Adrian ‛George’ Ringer (1937-2021): A ‘considerate, empathetic leader and role model’
An innovative former head of diagnostic imaging at Bermuda’s hospital has been recalled by colleagues as meticulous and pioneering in a developing field of medicine.
Adrian “George” Ringer was a “trailblazer” for diagnostic imaging at King Edward VII Memorial Hospital, according to medical secretary Karen Thomas.
She added: “He was a person who was fair and wanted things to be handled fairly.
“If there was anything that the department was in need of, anything that needed change, or whatever it was, he would make his way to the roof and sit with the CEO stating his case on behalf of his team.”
Dr Ringer was “very protective of his staff and always willing to listen”, often as a mentor.
Ms Thomas said he possessed “a way to get staff to exceed his and their expectations”.
Venetta Symonds, the former chief executive of the Bermuda Hospitals Board, said Dr Ringer served as the only radiologist in Bermuda for many years.
She called him “a considerate, empathetic leader and role model” at the hospital.
A “humble spirit, fierce advocate and friend”, Dr Ringer led the growth of diagnostics, Ms Symonds said.
She added: “He oversaw the addition of mammography, ultrasound and CT technology to the diagnostic imaging portfolio, improving timely diagnoses and reducing invasive exploratory surgery for our patients.
“He oversaw the transition from wet-developing X-ray film by hand to the advent of digitised imaging within CT scanning.
“His commitment to professional development was unparalleled.”
Ms Symonds said Dr Ringer was a “champion for Bermudianisation”.
“He welcomed change with a literal open door, welcoming students, scholarship recipients and all who were interested.
“He instilled an exemplary work ethic with his example, and encouraged creativity and experimentation, preferring that we learn through doing.
“Many have been touched deeply by Dr Ringer’s gentle but direct words, and his subtle lessons and guidance.
“He was an exemplary professional and peer among physicians, a dependable boss, a for ever friend to many of us, an ordinary person with a keen sense of humour.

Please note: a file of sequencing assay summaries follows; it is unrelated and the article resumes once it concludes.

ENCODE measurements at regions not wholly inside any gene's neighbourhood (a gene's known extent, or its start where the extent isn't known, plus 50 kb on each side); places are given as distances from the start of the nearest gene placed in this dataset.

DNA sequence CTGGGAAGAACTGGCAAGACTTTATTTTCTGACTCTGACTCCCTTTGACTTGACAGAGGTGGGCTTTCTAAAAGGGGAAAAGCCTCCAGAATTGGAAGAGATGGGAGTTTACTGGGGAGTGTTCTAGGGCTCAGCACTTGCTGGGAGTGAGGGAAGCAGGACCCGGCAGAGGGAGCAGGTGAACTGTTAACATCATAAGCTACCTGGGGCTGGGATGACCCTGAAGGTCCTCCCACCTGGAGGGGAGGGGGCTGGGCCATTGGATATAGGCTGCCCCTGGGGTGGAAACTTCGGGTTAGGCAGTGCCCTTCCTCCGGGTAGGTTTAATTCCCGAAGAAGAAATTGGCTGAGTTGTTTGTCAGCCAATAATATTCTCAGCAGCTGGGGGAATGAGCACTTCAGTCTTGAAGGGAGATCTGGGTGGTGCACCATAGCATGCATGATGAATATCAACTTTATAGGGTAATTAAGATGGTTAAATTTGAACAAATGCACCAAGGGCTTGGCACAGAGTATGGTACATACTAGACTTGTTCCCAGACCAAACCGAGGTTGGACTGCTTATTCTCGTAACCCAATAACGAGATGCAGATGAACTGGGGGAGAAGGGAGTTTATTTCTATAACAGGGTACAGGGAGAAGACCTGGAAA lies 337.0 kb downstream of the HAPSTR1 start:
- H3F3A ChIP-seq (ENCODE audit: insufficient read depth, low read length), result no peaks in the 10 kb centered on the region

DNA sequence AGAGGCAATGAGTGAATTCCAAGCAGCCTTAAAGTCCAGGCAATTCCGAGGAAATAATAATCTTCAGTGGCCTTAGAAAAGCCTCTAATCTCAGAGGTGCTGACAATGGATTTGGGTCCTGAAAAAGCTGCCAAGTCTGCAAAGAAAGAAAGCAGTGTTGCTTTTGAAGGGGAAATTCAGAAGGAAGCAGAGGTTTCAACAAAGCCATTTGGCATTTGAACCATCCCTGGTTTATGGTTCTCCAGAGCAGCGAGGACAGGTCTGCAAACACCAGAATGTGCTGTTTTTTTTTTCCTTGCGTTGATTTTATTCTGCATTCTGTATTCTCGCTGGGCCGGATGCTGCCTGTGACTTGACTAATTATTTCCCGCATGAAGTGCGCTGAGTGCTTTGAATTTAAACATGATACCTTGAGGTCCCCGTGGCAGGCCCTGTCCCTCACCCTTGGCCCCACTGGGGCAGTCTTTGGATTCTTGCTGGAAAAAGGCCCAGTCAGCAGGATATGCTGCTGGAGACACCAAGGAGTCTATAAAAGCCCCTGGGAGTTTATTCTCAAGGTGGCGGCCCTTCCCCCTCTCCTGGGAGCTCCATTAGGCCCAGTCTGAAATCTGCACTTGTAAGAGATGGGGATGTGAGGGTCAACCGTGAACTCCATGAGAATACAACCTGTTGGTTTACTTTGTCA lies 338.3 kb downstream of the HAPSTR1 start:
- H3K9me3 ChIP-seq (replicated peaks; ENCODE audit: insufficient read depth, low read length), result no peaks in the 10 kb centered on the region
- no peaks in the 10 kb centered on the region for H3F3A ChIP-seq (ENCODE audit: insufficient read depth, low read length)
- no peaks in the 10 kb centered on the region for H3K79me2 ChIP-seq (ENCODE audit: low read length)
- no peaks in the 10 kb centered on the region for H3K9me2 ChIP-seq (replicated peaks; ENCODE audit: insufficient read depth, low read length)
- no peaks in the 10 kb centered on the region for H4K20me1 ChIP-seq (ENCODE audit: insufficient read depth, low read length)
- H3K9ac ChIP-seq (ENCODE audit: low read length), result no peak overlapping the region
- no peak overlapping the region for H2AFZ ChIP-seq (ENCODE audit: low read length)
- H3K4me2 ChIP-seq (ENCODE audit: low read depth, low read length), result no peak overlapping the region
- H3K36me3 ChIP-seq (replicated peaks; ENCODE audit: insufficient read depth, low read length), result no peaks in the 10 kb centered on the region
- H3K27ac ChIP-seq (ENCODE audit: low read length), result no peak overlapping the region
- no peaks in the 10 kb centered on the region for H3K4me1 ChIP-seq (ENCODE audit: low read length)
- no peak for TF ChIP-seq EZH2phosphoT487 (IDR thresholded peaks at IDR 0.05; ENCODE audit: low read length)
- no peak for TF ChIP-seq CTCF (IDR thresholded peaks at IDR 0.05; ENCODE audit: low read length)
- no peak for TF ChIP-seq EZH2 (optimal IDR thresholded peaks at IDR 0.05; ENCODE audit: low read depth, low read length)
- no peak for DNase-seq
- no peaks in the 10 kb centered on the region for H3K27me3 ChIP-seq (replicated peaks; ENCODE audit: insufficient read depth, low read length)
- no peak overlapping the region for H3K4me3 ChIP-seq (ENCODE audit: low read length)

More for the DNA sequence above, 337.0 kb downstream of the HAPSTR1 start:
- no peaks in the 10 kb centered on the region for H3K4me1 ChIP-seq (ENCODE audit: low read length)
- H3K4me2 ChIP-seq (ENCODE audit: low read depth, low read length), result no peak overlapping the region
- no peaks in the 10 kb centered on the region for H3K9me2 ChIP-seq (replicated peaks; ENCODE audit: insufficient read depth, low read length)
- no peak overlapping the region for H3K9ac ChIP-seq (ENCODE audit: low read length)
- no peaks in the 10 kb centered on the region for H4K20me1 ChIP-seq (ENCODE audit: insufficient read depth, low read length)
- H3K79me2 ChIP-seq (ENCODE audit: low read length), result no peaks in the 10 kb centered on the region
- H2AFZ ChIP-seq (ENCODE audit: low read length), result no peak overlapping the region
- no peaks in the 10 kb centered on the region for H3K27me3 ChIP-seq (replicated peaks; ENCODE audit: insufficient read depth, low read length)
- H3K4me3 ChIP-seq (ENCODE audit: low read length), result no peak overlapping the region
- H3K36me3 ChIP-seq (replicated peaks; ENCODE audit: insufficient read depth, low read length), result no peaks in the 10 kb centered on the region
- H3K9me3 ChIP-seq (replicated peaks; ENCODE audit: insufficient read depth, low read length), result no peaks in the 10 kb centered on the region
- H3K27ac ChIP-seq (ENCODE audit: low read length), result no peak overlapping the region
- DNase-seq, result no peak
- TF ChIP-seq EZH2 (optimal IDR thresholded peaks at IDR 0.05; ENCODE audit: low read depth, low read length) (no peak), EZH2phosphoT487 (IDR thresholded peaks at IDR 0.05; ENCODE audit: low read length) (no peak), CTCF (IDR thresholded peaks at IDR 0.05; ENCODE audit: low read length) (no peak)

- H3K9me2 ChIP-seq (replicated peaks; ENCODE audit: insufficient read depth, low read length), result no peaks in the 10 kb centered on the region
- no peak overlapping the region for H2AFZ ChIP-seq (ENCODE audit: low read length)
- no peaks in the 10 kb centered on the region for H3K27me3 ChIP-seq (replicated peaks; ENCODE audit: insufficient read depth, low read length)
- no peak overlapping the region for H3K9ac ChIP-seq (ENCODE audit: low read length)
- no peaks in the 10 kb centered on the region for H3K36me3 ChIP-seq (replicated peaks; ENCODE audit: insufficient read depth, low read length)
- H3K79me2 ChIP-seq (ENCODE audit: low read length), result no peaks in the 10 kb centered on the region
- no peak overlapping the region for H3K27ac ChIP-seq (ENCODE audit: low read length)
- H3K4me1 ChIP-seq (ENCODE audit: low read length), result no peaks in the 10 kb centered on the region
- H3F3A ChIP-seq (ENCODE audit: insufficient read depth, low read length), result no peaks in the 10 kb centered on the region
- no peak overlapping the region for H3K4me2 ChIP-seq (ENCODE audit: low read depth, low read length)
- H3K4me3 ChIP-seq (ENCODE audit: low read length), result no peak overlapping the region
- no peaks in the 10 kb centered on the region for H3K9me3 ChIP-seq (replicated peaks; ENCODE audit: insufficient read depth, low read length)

“Dr Ringer expected nothing in return for all that he did. To this humble but great leader, we pause and say thank you.”
Renée Butterfield, the clinical manager of imaging services, said Dr Ringer had been instrumental in bringing the first CT scanner to Bermuda.
In a tribute online, his friend Adrian Thomas, chairman of the International Society for the History of Radiology and honorary historian at the British Institute of Radiology, said Dr Ringer led the way in a developing area of life-saving technology.
Educated at the University of Birmingham, he obtained a fellowship from the Faculty of Radiologists at the Royal College of Surgeons, which became the Royal College of Radiologists in 1975.
Born in the town of Slough in Berkshire, England, Dr Ringer moved to Bermuda in 1969 for a 30-year career in radiology.
Dr Thomas said his arrival coincided with an era of significant technological innovation.
He added: “During his time at KEMH, he assisted in bringing much of this new technology in radiology to the people of Bermuda.
“The first MRI scanner arrived at the hospital in 2002 and came in a prefabricated building. They had to lift the building off the ship and onto the dock. It was put on a trailer and transported to the hospital.”
The hospital was substantially modernised during his tenure, with a new surgical wing, new emergency ward, hospice, intensive care unit and pharmacy added in the late 1990s.
Dr Thomas said Dr Ringer was remembered professionally as “an intelligent, well-qualified, dedicated, and highly respected radiologist”, known fondly to colleagues as “Uncle Ringer”.
He added: “Throughout his life, George loved being near the water, and like many radiologists, he was an avid photographer – capturing his travels and his growing family.
“When he retired, he began spending his summers in Newport, Rhode Island, enjoying the view of the harbour and its proximity to the Atlantic Ocean.
He is survived by his wife, Paula, and children Karen Marie Amos, George K Ringer and Matthew Ringer.
⋅ Adrian “George” Ringer, a leading radiologist, was born on February 27, 1935. He died on June 13, 2021, aged 86.